The Associated Press just published this story about a federal program in Idaho and Texas in which officers are trained to draw blood from people suspected of impaired driving. The notion is that blood draws counter the evidence lost as a result of breath test refusals, thereby resulting in fewer trials, more convictions and greater deterrence. And blood draws by officers save time and, perhaps, money, though there are costs for training officers in the art of the needle-stick. Arizona apparently set the trend in 1995 by cross-training some of its officers as phlebotomists, a practice that, according to this report from the National Highway Transportation Safety Administration (NHTSA), caused defense attorneys to change their advice from “just say no” to “blow, baby, blow.” (My words, not theirs.) The report noted “[a] possible concern with having an officer draw the blood is that suspects could feel coerced if an authority figure such as an officer is obtaining the sample.” But given that such suspects presumably are forced to submit to a blood draw, is coercion really an issue?
The NHTSA report included 2005 refusal rates for 37 states, Puerto Rico and the District of Columbia. North Carolina’s rate of 20 percent was slightly below the average rate of 22 percent. Which state had the highest rate? Here’s a hint: Live Free or Die. New Hampshire drivers refused breath tests at a breathtaking rate of 81 percent.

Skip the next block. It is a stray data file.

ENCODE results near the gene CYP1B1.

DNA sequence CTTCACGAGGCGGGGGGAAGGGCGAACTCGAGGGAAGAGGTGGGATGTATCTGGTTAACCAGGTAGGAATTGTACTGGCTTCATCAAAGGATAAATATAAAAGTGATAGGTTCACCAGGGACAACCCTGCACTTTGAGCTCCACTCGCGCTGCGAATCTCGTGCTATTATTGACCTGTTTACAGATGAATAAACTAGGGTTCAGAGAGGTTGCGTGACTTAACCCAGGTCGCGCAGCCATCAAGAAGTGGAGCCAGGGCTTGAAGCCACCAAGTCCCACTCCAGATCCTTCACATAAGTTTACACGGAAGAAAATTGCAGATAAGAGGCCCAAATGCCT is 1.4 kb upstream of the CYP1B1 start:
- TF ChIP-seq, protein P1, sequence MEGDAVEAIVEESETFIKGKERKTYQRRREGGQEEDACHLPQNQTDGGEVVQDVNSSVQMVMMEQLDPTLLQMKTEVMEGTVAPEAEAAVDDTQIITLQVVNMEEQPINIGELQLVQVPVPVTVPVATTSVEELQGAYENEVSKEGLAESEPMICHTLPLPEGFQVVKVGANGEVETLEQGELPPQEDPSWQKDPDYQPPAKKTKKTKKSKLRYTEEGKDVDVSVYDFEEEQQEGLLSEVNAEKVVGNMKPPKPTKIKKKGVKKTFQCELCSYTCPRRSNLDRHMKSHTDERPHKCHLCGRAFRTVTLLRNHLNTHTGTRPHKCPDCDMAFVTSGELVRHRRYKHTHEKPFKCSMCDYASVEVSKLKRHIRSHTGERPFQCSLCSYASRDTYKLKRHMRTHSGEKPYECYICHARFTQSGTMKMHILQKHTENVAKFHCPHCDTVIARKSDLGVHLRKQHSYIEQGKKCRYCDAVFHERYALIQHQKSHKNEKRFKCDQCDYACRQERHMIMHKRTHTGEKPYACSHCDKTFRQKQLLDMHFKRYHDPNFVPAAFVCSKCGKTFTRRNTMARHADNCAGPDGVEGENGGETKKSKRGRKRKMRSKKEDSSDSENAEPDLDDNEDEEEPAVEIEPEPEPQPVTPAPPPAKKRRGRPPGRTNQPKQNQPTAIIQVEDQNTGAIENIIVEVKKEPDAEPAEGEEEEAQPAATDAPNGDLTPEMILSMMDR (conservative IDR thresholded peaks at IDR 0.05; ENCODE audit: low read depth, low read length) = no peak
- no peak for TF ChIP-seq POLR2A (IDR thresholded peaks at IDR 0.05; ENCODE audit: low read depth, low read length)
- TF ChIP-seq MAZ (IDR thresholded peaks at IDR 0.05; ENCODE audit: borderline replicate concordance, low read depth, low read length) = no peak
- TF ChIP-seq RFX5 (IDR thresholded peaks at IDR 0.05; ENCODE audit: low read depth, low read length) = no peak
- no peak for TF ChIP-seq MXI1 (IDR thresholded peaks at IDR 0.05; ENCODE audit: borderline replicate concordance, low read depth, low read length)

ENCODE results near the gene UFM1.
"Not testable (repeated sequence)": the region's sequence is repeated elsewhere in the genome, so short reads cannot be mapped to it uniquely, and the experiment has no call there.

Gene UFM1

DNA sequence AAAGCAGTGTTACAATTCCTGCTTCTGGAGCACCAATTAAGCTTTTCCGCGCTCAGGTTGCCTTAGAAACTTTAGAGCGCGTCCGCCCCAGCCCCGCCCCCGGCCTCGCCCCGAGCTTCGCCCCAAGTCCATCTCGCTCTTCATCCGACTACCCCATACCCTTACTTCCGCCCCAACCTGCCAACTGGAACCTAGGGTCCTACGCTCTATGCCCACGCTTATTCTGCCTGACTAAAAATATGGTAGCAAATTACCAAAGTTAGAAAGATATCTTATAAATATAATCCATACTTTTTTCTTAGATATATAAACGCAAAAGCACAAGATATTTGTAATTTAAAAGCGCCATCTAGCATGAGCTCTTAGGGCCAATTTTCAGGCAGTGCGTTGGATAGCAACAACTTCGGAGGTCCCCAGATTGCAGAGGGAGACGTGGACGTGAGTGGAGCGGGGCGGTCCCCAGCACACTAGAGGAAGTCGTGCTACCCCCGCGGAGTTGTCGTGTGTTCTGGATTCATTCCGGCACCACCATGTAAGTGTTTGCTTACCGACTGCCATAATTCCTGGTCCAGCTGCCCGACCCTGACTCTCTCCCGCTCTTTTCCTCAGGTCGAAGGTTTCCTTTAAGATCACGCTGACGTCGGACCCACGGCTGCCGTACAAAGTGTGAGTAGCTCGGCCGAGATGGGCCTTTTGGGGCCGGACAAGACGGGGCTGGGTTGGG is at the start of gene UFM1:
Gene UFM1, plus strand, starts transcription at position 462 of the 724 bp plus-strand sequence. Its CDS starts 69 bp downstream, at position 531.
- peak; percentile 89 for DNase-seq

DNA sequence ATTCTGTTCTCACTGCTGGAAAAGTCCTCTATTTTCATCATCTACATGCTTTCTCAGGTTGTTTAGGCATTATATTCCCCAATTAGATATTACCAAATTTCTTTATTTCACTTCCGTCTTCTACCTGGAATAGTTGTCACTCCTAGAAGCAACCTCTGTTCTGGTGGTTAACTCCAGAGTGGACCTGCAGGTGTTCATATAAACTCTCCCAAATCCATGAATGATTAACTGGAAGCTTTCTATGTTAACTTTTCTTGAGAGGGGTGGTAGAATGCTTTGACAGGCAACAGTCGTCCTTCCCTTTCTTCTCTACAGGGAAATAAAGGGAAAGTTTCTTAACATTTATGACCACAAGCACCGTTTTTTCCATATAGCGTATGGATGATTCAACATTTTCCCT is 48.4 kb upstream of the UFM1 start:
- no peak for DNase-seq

The AP reports that if the Idaho and Texas programs are successful, the NHTSA will encourage police nationwide to undergo similar training, which caused me to wonder whether this practice could be adopted in North Carolina under the state’s current implied consent laws. The upshot: Yes.
Law enforcement officers already may request, in their discretion, that a driver submit to a blood test “in addition to or in lieu of” a breath test. G.S. 20-139.1(b5). And, under current law, when a blood test is requested by an officer, “a physician, registered nurse, emergency medical technician, or other qualified person” must withdraw the blood sample unless it reasonably appears that the procedure cannot be performed without endangering the safety of the person collecting the sample or the safety of the person from whom the sample is being collected. G.S. 20-139.1(c). Law enforcement officers can obtain suspects’ blood without a warrant if they believe that the delay necessary to obtain a court order, under the circumstances, would result in the dissipation of the percentage of alcohol in the person’s blood or urine. See G.S. 20-139.1(d1). Moreover, G.S. 20-16.2(c) allows testing for drugs and alcohol in an implied consent case so long as the testing is lawfully carried out, regardless of whether it comports with the implied consent procedures.
A statutory amendment might be useful to clarify that police officers with proper training are “qualified person[s]” as that term is used in G.S. 20-139.1(c), but, otherwise, the practice appears to comport with the current system for obtaining blood samples from suspected impaired drivers.
So a needle-wielding cop — or a gun-toting phlebotomist — may be coming soon to a town near you.